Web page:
Only 54 percent of the people surveyed by the Anti-Defamation League (ADL) in a massive, global poll have ever heard of the Holocaust. Even more disturbing, 32 percent of these believe the event to have been greatly exaggerated or a myth. That's something worth worrying about.
The ADL published the results today as part of a report on the attitudes towards Jews in over 100 countries. The ADL asked more than 53,000 people across the globe to respond to eleven anti-Semitic stereotypes attributed to Jews, including "Jews have too much power in the business world," "People hate Jews because of the way Jews behave," "Jews still talk too much about what happened to them in the Holocaust," and others. Those questioned were asked to respond with either "probably true," or "probably false." Those who answered "probably true" to six out of the eleven statements were counted as anti-Semitic in the survey, which, among other things, looked at the global breakdown of such attitudes.
Overall, the ADL found that 26 percent of respondents harbor anti-Semitic attitudes. About nine percent of American respondents agreed with six of the eleven statements, and the two that were most often mentioned were "Jews are more loyal to Israel than to this country/the countries they live in" and "Jews still talk too much about what happened to them in the Holocaust," suggesting that much of the ill-feelings are wrapped up in attitudes toward Israel. A number of European countries, like the UK (eight percent) Denmark (nine percent) the Netherlands (five percent) and Sweden (four percent) had low rates of anti-Semitism and also positively responded to these two statements most often.
Other countries had disturbingly high rates of anti-Semitic respondents. Sixty-nine percent of Greek respondents, 37 percent of French respondents, 45 percent of Polish respondents, 92 percent of Iraqis and, not surprisingly, 93 percent of those in the West Bank/Gaza hold anti-Semitic beliefs.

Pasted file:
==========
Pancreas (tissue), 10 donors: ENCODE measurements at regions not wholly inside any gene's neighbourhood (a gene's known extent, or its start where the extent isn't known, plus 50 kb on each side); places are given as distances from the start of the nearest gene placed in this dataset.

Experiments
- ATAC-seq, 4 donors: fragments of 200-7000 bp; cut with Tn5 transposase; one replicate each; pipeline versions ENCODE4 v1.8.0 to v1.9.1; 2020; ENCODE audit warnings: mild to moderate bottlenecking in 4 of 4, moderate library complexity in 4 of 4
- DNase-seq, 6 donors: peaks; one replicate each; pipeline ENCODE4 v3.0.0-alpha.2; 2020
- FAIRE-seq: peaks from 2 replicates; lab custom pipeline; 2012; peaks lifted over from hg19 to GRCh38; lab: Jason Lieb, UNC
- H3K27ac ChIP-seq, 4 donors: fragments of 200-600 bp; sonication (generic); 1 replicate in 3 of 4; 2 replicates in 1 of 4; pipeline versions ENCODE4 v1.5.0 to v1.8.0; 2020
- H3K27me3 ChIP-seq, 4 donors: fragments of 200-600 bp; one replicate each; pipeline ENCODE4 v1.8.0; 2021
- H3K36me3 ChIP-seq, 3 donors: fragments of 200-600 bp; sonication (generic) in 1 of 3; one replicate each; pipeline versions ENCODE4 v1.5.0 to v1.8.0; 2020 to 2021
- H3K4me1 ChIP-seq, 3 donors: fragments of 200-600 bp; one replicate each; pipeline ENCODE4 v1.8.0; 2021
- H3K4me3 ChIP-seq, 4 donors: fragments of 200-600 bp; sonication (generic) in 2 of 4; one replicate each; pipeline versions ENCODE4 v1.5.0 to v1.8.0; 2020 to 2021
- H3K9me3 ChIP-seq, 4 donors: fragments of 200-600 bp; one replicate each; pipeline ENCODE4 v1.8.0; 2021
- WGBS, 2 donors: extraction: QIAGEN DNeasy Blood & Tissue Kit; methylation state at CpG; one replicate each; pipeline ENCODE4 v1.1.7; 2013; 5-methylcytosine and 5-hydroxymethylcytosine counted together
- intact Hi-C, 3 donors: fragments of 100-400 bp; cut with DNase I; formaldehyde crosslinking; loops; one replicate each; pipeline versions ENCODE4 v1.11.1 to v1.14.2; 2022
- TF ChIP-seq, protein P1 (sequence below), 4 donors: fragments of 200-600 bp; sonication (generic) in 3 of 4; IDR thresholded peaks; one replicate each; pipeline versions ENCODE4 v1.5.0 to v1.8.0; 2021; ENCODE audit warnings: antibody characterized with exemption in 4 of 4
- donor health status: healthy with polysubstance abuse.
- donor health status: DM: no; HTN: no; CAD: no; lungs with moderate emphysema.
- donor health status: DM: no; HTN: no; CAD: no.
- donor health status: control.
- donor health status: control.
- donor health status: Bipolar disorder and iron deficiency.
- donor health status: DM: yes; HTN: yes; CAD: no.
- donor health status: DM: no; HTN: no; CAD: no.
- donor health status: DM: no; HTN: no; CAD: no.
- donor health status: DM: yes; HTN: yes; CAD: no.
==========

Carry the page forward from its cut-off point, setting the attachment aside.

The results are rather objectively upsetting, but some readers see it as a reflection of bigotry at large, rather than a reflection on anti-Semitic views. Bloomberg View's Leonid Bershidsky argues that the ADL's report is "a simplistic reflection of a highly varied global picture of ethnic and religious prejudice." Bershidsky continues:
At the same time, ADL found that Jews are viewed unfavorably by 21 percent of those surveyed, while 24 percent felt negatively about Muslims. Hindus are disliked by 18 percent of the world's population... In Greece, 69 percent of those surveyed turned out to be anti-Semites, and 81 percent said they believe that Jews have too much influence in the business world; other forms of xenophobia should be equally widespread there, considering the unprecedented economic hardship of recent years.
He adds that these overall rates of racism are more concerning than the respondents' lack of Holocaust awareness:
It is troubling that so many of our neighbors are anti-Semites and that 35 percent of the world's adult population have never heard of the Holocaust, as the ADL study shows. The overall bigotry level, however, is potentially much scarier.
But Bershidsky's rather casual dismissal of this figure ignores the connection between ignorance and hate. According to the ADL's findings, seventy percent of the anti-Semitic respondents had never even met a Jew. Familiarity has always bred tolerance, and not knowing anyone who could be personally connected to a major historical event could certainly fuel beliefs that it was exaggerated or invented.
Anti-Semitic tremblings have been felt by Jews throughout the world in recent months. In Ukraine, pamphlets were spread around demanding Jews identify themselves in eastern cities. The paper was discredited, but left Jewish communities feeling unsafe in Ukraine. French Jews have been fleeing to Israel in rapidly rising rates, fearing anti-Semitism at home. And Greece's Golden Dawn neo-Nazi party was recently cleared by the country's top court to vote in the EU. It's hard not to see these movements as being, at least on some level, bolstered by a lack of general knowledge of the events of the Holocaust.
The survey also comes at a time when Holocaust education is at a turning point. In coming years, as the Holocaust-surviving generation passes away, educators will need to find a way to make the events of the Holocaust resonate with students without relying on survivor testimonials. This is especially challenging in environments (like Eastern Europe) were Holocaust revisionism — not outright denial, but a refusal to accept the scope of the atrocity — poses a significant challenge. And, as the survey notes, younger respondents were the ones less likely to have heard of the Holocaust, making the issue of education even more pressing, and deserving of our attention.